The accusations leveled against three Army generals over the past six months are as varied as they are striking, the highest-profile of a growing number of allegations of wrongdoing by senior military officials.
A one-star general was flown home from Afghanistan this spring to face criminal charges, including sexual assault. A four-star general formerly in charge of the increasingly vital Africa command was accused of financial mismanagement, accepting inappropriate gifts and assigning staff personal tasks.
And a three-star general who oversees the U.S. Missile Defense Agency was described in an inspector general report as an abrasive and verbally abusive boss.
The investigations have become an embarrassment for the Army, raising questions about how thoroughly the military has screened senior leaders before putting them in crucial assignments.
The Defense Department’s inspector general reviewed 38 cases of alleged wrongdoing by senior officials in 2011, and substantiated the accusations in nearly 40 percent of the them, up from 21 percent in 2007. The total caseload this year is on track to exceed last year’s.
“It’s always concerning when senior leaders have issues, because we have very specific faith in senior leaders,” Gen. Ray Odierno, Army chief of staff, said in a recent interview. Odierno said all such cases are taken seriously, but argued that “we can’t allow a few to detract from the honorable service of many.”
The investigation into Gen. William E. Ward, the former chief of Africa Command, is being closely watched at the Pentagon, where rank-and-file officers wonder aloud whether senior leaders will be reticent to punish one of their own.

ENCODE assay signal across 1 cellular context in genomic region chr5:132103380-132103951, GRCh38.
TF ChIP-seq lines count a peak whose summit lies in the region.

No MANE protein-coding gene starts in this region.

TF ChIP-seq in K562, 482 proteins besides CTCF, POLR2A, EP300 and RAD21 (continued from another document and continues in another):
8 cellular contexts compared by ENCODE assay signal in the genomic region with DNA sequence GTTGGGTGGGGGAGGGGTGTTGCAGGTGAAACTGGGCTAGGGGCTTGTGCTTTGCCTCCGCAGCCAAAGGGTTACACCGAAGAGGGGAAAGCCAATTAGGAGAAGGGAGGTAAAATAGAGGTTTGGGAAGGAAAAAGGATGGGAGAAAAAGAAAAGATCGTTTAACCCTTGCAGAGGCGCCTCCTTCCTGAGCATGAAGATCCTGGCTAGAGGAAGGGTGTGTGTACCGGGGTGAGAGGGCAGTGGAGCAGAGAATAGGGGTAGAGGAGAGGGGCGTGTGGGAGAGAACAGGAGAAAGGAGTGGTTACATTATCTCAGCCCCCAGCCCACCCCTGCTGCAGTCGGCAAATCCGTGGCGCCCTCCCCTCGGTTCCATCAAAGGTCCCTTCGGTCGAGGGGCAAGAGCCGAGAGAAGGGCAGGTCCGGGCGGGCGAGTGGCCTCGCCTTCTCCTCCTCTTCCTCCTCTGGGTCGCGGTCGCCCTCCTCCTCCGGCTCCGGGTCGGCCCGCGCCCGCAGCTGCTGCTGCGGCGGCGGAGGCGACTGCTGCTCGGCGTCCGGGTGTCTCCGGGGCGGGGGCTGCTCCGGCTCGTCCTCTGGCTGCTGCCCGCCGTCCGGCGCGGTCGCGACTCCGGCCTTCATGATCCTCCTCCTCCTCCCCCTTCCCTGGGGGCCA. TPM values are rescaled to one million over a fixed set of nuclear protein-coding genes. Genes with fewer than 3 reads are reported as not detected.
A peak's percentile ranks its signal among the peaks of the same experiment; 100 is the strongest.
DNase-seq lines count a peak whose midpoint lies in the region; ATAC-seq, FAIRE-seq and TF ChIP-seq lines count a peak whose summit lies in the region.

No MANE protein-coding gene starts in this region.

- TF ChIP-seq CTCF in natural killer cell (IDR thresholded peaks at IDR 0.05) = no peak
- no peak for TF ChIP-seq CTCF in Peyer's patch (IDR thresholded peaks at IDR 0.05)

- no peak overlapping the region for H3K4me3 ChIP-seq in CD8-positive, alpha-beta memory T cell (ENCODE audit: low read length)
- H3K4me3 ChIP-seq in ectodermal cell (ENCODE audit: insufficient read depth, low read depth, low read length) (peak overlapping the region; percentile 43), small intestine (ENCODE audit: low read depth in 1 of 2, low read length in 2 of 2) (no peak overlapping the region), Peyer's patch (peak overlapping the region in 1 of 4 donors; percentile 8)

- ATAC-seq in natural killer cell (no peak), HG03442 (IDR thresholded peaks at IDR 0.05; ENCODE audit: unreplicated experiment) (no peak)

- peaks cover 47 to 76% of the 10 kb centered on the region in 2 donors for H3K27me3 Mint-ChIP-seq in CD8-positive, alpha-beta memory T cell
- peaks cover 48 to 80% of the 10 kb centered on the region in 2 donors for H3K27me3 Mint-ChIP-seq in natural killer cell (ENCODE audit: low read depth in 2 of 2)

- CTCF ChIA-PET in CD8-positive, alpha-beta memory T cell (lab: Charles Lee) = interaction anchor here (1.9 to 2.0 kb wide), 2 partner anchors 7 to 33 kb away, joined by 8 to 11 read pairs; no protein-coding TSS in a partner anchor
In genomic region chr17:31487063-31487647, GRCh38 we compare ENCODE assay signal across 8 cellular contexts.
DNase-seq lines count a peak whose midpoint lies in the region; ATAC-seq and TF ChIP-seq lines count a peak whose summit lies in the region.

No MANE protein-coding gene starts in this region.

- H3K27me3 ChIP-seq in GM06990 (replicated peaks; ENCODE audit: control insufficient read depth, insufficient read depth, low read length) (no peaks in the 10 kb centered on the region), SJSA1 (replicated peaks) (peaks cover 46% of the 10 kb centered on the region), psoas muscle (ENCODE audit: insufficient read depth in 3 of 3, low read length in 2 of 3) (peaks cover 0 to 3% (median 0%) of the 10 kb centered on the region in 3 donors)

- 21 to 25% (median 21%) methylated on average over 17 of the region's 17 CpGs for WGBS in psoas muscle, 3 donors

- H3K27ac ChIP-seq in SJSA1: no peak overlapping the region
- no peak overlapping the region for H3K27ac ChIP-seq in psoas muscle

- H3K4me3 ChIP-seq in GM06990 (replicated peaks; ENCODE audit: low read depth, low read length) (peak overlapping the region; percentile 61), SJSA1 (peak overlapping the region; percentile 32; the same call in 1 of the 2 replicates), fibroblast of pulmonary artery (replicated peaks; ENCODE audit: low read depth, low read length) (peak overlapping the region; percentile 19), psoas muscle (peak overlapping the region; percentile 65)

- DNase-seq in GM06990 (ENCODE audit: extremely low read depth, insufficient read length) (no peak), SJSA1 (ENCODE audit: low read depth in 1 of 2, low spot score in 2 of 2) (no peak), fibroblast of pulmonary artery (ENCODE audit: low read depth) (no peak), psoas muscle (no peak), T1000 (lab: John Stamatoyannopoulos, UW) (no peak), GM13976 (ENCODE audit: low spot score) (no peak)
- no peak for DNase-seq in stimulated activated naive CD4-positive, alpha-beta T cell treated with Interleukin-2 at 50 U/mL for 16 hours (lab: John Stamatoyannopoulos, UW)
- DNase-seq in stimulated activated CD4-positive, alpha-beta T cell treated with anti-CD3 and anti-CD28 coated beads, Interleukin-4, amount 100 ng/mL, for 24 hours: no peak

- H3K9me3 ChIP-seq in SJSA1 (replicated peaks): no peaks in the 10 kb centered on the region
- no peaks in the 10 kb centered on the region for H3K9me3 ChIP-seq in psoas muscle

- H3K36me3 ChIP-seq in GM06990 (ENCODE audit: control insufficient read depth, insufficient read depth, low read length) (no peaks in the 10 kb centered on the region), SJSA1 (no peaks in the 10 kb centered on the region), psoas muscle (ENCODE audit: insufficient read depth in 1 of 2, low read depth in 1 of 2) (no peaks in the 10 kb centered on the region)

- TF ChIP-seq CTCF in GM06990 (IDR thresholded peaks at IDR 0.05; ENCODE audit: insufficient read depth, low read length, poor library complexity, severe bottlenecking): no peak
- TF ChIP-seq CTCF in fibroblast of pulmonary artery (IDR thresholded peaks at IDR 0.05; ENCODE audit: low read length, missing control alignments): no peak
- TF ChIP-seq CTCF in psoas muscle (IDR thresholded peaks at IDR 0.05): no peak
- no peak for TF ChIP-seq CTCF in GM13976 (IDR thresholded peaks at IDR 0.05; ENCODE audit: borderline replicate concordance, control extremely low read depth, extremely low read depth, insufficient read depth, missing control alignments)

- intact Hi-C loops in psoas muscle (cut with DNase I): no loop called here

A June 26 report, compiled after investigators pored through a trove of e-mails and expense reports, portrays a general using taxpayer funds to support a high-rolling lifestyle.
The inspector general concluded that Ward used government funds to pay for personal travel expenses; assigned staff to run errands for him and his wife; and accepted meals and Broadway tickets from a defense contractor, in violation of Pentagon rules. The inspector general’s report says he wasted and misused tens of thousands of taxpayer dollars. For example, he billed the government $129,000 for an 11-day trip to Atlanta with a team of 13 people, even though he only conducted business during three of the days, the inspector general found.
On Feb. 14 he sent the following e-mail to an aide: “Might you be able to stop by a florist and pick up a small bouquet of spring flowers for me? Not extravagant at all — just a small not very expensive bouquet.” The aide offered to get it and asked where the general would like the flowers delivered. Ward responded: “Can you have in the limo pls — trunk. Tnx”
Ward rejected several of the accusations of wrongdoing in a written response to the inspector general’s findings, arguing, for instance, that many of the expenses in question were legitimate. The general declined a request for comment made through the Army’s public affairs office.